Meg seemed an inconsistent age. In the opening scene I took her to be 10-11 by the tone. But she's a high school student and the teenage angst she displays at school seems right around 15-16 to me. Then we find out that Calvin at 14 is two grades ahead of her. So she's 12? Then at other points she seems to be back to behaving like a 10 year old (the Aunt Beast scene). She's supposed to be really smart--but then she's supposed to be an idiot. Her little brother knows she's smart, but he treats her like a child.

Charles Wallace is supposed to be 5. Right. I know some very very bright five year olds. I recognize that extreme brilliance, especially when demonstrated at a young age can allow for many thing. CW struck me as 8 and wasn't a character I could identify with. I understand now why Sibling-the-Elder spoke a preference for Meg over CW. Calvin seemed to be a complete oddball. He's "popular" but "awkward" and 14 and known for his basketball skills. He keeps talking about feeling right but it all rings funny.

Now that I've torn apart the characters--the story didn't make much sense either. It was unclear why IT had it's world or what the point of that was. Was IT causing the evil cloud shadowing the earth? Didn't seem to be. What was the point of tessing to a random planet and having the whole Aunt Beast scene? Why, when Tess has been given much the same hypnosis tests as her brother does she have such a hard time with the initial hypnosis test? How is it that their mother isn't a more active character? Why is there no resolution at the end of the book? What does it matter if Calvin comes from a large family with a mother who isn't pulled together? Why the need for physical descriptions of the three Mrs. W's and why the constant morphing? And the holier than thou proclamation of Meg when she suddenly is completely ready to rescue CW after screaming not a quarter page earlier that she can't possibly go--turned my stomach.

Honestly--a lot of it didn't feel fully thought out. The Incredibly-Patient-Mother argued that this leaves more to the imagination but instead, I felt like I got an incomplete story. I just barely could identify with Meg and then it wasn't even her own behavior, rather what her mother said about her. Meg's father had shown her math tricks as a child and then in public school she was frustrated when they made her go the long way around. I've been in that situation, I've been that child that understands without needing to show my work. I'm not sure you're supposed to identify with CW.

So those are my confused thoughts. I'm sure it will be duly noted and written down somewhere that I'm a bad children's librarian because I didn't like this book. Right next to the fact that I don't like Rowling's works. Would you believe I really do enjoy fantasy?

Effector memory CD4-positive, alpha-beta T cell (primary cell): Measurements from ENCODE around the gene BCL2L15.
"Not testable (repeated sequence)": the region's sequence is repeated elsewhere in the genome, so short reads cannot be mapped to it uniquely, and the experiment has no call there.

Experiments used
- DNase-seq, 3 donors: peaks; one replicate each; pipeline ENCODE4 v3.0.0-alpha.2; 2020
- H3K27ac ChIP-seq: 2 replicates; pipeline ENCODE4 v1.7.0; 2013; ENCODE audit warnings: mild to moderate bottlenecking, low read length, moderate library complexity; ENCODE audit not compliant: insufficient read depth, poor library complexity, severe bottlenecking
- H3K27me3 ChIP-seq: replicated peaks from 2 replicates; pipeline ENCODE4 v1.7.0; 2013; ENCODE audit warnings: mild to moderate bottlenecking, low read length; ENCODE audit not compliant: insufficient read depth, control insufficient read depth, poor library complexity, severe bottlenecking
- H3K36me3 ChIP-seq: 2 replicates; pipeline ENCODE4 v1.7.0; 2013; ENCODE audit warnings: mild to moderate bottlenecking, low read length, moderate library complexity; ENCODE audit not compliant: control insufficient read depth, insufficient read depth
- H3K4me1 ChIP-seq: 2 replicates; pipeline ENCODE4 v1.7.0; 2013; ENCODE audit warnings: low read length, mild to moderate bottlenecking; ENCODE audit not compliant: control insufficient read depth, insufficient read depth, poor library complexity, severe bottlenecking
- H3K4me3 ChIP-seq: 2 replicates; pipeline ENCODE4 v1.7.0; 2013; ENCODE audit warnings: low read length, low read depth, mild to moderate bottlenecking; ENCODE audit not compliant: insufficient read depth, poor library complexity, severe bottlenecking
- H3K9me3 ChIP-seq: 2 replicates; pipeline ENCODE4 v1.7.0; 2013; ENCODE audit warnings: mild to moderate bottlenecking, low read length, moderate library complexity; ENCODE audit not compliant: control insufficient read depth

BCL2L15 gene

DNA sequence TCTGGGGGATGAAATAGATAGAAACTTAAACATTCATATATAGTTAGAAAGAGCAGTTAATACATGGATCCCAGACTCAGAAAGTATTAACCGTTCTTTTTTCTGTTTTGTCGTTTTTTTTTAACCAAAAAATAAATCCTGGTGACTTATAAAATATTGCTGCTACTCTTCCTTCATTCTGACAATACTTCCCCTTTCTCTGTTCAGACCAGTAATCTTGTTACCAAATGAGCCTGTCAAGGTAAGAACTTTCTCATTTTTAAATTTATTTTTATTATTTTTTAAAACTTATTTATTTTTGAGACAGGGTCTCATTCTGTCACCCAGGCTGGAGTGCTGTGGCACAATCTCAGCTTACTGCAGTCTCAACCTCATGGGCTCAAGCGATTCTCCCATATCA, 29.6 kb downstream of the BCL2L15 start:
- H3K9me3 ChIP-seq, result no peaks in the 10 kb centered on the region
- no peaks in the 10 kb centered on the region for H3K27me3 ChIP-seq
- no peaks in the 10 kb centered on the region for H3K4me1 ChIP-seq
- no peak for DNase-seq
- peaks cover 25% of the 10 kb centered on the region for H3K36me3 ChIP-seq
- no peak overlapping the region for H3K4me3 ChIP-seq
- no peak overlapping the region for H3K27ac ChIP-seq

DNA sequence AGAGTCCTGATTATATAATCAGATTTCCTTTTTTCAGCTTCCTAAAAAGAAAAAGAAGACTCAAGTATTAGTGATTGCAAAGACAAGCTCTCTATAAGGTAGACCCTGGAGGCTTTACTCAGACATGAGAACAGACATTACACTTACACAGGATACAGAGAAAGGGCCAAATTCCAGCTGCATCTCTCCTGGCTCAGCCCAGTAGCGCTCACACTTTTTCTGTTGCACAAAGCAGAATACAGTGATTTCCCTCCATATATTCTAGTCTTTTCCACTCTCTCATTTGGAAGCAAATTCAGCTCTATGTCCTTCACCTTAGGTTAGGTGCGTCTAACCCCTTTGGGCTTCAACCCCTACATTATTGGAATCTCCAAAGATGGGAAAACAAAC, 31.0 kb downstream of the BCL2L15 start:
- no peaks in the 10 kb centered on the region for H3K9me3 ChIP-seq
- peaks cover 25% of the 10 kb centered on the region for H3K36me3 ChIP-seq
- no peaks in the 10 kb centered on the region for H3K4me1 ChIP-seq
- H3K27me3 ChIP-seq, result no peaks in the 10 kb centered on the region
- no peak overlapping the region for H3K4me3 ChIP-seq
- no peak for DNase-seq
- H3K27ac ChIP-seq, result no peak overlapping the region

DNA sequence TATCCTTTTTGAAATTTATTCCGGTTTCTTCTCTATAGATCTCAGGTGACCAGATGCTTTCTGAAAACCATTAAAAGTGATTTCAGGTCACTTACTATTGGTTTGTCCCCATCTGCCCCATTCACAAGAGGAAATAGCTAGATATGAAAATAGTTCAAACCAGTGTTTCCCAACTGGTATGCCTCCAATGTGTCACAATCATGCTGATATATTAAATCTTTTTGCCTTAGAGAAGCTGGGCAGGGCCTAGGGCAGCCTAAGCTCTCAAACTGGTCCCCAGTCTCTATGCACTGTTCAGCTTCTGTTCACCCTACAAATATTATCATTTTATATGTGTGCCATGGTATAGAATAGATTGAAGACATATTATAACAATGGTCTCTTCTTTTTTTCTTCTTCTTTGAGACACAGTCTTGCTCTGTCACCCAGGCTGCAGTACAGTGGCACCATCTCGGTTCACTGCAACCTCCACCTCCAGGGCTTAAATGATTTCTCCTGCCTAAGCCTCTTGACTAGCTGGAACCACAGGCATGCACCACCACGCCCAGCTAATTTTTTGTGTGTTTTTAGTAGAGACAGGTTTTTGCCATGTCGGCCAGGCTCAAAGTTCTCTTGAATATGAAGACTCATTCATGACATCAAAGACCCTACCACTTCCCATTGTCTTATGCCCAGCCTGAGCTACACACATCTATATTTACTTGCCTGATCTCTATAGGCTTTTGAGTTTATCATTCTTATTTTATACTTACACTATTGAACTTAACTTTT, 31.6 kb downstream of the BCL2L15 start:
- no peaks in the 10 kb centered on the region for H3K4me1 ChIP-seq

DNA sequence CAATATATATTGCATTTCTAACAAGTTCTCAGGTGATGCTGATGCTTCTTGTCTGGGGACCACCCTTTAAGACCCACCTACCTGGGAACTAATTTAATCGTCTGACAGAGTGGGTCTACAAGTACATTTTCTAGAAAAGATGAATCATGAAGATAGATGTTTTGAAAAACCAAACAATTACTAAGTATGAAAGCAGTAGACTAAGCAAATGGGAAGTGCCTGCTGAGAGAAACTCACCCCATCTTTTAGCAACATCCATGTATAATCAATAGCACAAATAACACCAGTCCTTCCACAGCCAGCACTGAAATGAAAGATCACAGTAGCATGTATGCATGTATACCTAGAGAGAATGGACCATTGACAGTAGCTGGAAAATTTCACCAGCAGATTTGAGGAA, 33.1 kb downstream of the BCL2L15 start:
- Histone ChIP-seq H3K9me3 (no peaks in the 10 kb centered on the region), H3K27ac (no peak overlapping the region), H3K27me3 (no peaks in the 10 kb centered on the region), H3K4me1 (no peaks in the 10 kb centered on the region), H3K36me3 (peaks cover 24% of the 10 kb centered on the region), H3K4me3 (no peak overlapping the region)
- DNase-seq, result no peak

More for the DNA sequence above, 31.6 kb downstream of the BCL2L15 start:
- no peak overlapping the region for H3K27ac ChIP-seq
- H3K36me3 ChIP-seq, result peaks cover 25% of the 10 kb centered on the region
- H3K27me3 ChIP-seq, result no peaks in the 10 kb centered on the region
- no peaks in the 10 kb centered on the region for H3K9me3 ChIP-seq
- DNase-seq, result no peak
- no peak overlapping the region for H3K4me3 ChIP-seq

(Updated High Score: 379)

Happy Hamster Game

Have you stumbled upon Flight of the Hamsters yet? It's the Yarn Harlot's fault. She has the knitblogging world all tied to their screens now--trying to chuck hamsters.

My high score so far: 357.

Son of a Motherless Hamster and their addicting games....

Sensory Overload: Mark All As Read

I used to see it in small children all the time: a complete overwhelming of the senses. When music, joy, people, colors, and usually it's been either too long since a snack or a nap, there erupts a Meltdown with a capital M.

Adults go through similar things. We have social networks, emails, forwards, text message forwards (evil things), Crackberries, Ipods, RSS feeds and wikis bringing us all the latest and greatest information right now! And while society frowns upon us flinging ourselves on the ground, kicking, screaming, crying we still find subtler ways of making others around us as miserable as we are feeling.

In my RSS feeds, there's been a trend to show how over loaded, over networked, and divided amongst things we are. It's a decent reflection: I've gotten three new social network invitations in the past month. I have one friend who hasn't read her Bloglines in the better part of two months--and will probably go in and hit "Mark All as Read" soon. Even David Rothman-- who is a large cheerleader for being selective and careful in how much you're subscribing yourself to-- seems to have a new social network for physicians, nurses, and other health care professionals a couple of times a month. Jennie pointed out that she's paying attention to fewer of her Facebook alerts (me too!).

We all jumped in and now it's a balancing act. Carefully weeding the feeds that annoy us or just duplicate what we've read elsewhere. Truly, I can only read about the same library science or Britney Spears story so many times. And if one more person points me to John Blyberg's recent post--I just might have a "capital M" Meltdown myself.

I could give a long diatribe on our need to connect, our lack of connecting, our over sharing and the slightly incestuous nature of library bloggers--but not today. Today instead I point you towards a comic that left me feeling very very vindicated in using my delete all button: Cathy.

Hedgehog's Car Has a Crunch

My car got hit today whilst I was Wal-marting. I was not in the car--I was grabbing highlighters and tapestry needles and Quaker Instant Oatmeal.

Front headlight has been pretty much decimated and my nerves are completely shot. The other driver is taking full responsibility and has said so with her insurance. Now if the insurance companies will just manage to haul their posteriors about so I can figure out what all I need to do--repairs can start. Ideally repairs will start very soon.

I can't decide if it's good or bad that it's Friday--I'm leaning towards bad.